“Wow,” “Amazing” and “Dang, he’s good” are just a few of the many phrases uttered while students walked by watching Ignat Ignatov work.
Ignatov certainly is drawing attention while working in the Soiland Humanities center on campus. Throughout each day he will be painting a number of portraits that have vibrant, colorful and uniquene qualities to them. Ignatov will be painting and mentoring students during a month-long residency at CLU.
Ignatov grew up in Sevlievo, Bulgaria where he began attending art school starting at age 13. He spent five years of academic training learning drawing, painting and sculpture art.
“The art school was focused on an atelier-style education, covering the essential fundamentals,” said Ignatov, who now mainly works with oil paint and does facial portraits and figurative paintings.
“It was important to develop a thorough understanding of various artistic applications and techniques,” Ignatov said.
Ignatov was able to make the move from Bulgaria to the United States by using the proceeds that he made from the sale of his work in 1997. Not only was that a big step in his career, but Ignatov was also able to become a U.S. citizen when he moved to California.
Ignatov has gained many awards during his years of school. He has collected nine national and international awards since 2005 from highly recognized art associations such as Oil Painters of America, Salon International and the International ARC Salon.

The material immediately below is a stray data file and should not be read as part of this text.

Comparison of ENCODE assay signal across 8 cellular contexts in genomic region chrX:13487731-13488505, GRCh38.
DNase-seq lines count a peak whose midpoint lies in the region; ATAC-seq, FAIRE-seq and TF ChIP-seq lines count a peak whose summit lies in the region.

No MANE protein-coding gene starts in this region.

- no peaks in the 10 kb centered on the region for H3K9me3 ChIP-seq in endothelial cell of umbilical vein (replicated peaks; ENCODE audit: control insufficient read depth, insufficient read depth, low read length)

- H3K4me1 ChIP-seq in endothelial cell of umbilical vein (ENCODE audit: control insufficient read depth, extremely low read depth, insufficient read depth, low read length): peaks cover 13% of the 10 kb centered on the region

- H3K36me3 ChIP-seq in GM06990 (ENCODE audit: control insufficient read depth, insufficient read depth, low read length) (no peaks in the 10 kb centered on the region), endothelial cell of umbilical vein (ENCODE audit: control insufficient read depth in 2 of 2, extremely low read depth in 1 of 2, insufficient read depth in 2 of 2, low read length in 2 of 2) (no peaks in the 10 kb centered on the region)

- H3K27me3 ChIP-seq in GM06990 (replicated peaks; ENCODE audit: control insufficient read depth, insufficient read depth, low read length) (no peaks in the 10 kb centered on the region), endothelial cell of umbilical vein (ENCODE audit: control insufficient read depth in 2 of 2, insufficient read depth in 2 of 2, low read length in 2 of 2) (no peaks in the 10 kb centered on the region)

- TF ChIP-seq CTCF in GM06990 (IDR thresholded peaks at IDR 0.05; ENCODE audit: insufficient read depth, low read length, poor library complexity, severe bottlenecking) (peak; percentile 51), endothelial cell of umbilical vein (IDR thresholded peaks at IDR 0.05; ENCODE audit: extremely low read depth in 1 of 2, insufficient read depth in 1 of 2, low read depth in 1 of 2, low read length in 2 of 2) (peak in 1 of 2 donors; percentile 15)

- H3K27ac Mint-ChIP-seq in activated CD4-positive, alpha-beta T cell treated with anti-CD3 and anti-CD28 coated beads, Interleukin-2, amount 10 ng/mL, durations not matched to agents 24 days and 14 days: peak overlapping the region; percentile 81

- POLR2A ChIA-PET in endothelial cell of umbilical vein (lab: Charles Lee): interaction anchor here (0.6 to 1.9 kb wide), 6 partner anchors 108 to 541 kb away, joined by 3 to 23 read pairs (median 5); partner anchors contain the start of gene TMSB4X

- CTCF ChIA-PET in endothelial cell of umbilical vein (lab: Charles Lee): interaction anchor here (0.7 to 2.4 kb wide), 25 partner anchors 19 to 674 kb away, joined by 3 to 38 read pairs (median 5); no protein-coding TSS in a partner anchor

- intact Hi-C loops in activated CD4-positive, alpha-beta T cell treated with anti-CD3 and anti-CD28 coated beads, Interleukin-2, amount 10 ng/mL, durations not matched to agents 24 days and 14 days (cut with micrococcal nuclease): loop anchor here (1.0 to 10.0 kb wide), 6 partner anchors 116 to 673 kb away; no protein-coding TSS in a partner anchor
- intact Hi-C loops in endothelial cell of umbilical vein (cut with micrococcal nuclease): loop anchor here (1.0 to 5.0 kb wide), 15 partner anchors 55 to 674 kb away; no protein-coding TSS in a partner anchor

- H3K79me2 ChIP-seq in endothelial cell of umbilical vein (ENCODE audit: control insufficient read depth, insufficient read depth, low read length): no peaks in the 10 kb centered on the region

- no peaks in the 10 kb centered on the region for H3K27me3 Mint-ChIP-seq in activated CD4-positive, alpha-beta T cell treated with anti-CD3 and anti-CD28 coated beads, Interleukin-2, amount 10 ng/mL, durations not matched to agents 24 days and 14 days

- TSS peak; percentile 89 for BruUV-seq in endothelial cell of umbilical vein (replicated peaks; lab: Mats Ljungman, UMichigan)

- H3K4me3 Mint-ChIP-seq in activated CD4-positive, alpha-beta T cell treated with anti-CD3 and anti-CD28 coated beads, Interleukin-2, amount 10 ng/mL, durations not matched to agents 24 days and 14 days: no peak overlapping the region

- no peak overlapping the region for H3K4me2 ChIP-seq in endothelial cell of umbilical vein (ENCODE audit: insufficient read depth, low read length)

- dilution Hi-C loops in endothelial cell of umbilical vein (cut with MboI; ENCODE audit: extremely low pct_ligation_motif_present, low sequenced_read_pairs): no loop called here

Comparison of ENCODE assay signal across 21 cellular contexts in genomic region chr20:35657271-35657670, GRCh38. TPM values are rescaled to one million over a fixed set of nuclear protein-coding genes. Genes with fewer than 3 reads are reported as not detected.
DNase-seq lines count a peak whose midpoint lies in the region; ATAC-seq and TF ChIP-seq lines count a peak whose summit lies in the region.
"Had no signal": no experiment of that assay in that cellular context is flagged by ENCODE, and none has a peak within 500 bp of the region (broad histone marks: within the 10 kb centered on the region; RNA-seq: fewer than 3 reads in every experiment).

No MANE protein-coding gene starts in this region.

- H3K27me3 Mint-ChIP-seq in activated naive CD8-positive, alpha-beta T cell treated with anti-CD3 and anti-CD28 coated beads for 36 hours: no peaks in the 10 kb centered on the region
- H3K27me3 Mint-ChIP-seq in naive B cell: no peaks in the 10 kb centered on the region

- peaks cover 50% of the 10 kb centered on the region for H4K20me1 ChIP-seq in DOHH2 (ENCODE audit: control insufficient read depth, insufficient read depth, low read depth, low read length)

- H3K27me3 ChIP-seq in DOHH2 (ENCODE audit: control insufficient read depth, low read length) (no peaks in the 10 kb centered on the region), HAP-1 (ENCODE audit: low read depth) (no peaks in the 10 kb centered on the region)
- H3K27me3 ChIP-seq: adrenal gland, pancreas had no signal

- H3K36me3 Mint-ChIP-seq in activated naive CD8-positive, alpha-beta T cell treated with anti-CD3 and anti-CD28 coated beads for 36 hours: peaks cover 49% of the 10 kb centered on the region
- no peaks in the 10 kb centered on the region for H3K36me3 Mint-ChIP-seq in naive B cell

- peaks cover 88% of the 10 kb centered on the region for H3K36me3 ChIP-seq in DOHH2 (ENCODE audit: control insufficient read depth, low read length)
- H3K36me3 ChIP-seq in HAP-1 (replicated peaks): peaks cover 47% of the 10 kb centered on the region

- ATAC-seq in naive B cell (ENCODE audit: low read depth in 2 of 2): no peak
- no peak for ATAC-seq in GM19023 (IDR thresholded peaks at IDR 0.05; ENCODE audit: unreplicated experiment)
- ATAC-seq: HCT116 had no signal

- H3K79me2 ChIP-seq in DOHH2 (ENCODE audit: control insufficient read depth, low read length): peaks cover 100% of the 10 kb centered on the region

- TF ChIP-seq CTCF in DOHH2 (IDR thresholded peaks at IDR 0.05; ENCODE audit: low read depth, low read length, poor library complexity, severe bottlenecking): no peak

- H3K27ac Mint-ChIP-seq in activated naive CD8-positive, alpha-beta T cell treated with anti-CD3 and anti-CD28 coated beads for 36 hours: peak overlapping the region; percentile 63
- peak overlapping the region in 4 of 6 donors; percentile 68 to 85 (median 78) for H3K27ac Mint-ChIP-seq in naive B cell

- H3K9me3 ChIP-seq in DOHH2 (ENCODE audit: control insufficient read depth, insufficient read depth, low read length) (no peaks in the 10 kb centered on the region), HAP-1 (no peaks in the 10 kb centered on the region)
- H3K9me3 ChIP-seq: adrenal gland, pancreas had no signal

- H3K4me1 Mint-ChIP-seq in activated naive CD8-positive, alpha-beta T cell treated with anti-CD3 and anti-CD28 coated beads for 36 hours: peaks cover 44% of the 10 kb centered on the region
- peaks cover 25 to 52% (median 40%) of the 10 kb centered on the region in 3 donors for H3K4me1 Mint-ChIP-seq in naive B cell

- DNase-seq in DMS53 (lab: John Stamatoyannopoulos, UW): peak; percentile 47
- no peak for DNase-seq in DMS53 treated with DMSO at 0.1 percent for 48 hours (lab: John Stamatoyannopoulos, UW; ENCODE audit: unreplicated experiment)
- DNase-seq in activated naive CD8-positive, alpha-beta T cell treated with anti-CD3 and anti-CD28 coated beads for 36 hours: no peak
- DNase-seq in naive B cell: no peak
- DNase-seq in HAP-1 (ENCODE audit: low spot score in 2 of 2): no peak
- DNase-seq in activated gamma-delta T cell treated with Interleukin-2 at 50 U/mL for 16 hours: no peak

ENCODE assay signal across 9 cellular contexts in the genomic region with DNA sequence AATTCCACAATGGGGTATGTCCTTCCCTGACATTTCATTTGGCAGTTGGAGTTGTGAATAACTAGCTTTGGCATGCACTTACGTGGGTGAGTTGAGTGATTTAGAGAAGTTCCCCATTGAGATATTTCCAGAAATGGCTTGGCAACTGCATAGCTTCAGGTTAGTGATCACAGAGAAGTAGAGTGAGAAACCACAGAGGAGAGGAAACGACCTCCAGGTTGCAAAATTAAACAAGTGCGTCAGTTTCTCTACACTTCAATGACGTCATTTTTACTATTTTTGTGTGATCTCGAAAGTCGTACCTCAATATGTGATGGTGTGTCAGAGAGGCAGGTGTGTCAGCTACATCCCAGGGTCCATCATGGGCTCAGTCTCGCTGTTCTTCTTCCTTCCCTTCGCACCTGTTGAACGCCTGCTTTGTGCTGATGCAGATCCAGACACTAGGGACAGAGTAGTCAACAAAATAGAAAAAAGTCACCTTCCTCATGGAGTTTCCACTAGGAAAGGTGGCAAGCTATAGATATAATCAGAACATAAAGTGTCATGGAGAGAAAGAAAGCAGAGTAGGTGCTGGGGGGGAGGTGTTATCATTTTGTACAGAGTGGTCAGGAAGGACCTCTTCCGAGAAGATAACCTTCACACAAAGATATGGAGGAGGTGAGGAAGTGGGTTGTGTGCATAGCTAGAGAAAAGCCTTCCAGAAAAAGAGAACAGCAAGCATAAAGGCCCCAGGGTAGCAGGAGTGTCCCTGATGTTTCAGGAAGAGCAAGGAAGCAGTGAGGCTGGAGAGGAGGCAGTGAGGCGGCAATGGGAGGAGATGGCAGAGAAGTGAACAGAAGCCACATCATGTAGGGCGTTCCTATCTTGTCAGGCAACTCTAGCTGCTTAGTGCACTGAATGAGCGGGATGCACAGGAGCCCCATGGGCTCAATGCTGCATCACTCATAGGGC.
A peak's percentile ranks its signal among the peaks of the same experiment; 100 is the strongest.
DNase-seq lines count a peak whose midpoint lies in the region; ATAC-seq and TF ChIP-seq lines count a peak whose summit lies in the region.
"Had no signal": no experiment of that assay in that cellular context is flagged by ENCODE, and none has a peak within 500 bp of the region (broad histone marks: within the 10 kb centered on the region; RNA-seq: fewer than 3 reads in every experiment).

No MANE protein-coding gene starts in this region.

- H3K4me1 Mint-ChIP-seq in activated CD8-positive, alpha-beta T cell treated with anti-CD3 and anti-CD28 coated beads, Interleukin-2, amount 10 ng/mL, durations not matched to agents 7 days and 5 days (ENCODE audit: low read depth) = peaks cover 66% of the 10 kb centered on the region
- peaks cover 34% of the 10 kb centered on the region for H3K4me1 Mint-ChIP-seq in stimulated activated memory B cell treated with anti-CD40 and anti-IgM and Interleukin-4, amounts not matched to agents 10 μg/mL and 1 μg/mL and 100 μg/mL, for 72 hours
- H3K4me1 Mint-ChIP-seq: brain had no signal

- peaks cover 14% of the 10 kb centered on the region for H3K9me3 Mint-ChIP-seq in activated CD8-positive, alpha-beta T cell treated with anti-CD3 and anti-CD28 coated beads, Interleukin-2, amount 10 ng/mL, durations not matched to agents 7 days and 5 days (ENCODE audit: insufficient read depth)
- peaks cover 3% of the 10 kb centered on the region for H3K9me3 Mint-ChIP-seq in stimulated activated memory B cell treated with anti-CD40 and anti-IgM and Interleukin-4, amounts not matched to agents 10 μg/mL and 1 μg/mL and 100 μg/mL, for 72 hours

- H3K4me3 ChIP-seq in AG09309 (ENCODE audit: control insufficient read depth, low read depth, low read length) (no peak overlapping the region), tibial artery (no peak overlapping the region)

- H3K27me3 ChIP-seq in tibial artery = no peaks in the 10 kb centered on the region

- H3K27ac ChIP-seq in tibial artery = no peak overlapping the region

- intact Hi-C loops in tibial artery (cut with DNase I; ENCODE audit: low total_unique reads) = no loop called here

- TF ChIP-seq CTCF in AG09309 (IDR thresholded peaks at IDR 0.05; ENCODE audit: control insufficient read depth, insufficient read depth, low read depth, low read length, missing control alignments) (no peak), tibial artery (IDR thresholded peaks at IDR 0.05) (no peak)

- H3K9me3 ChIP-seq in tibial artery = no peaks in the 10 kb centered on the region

“In France we have many museums that have very prominent and famous paintings,” said Thomas Millet, a transfer student from Montpellier, France.
“It’s really interesting to be able to see such a fine artist from Europe at work right here on campus at CLU,” Millet said.
Ignatov is putting in a great deal of time on molding the minds of young and aspiring artists. Ignatov began teaching painting classes in 2005 at the Los Angeles Academy of Figurative Art.
Ignatov grew up drawing a lot and always knew he wanted to become an artist.
When asked if he has a favorite painting, Ignatov said, “I don’t really have a favorite painting, because I’m constantly looking at paintings by various artists. So my favorite painting isn’t one particular piece, but more of a compilation of works by different artists. That compilation always changes.”
His favorite type of artwork is representational, varying from tight realism to loose and expressive depictions.
It isn’t every day where you get to see well respected painter working right in front you as you walk to and from class. Ignatov will even take moments from his work and answer questions or give tips to art students who try and draw along side him.
Ignatov welcomes anyone who wants to watch his painting process. Ignatov will be painting and teaching through March 2 in the Soiland Humanities Center.
Published Feb. 13, 2013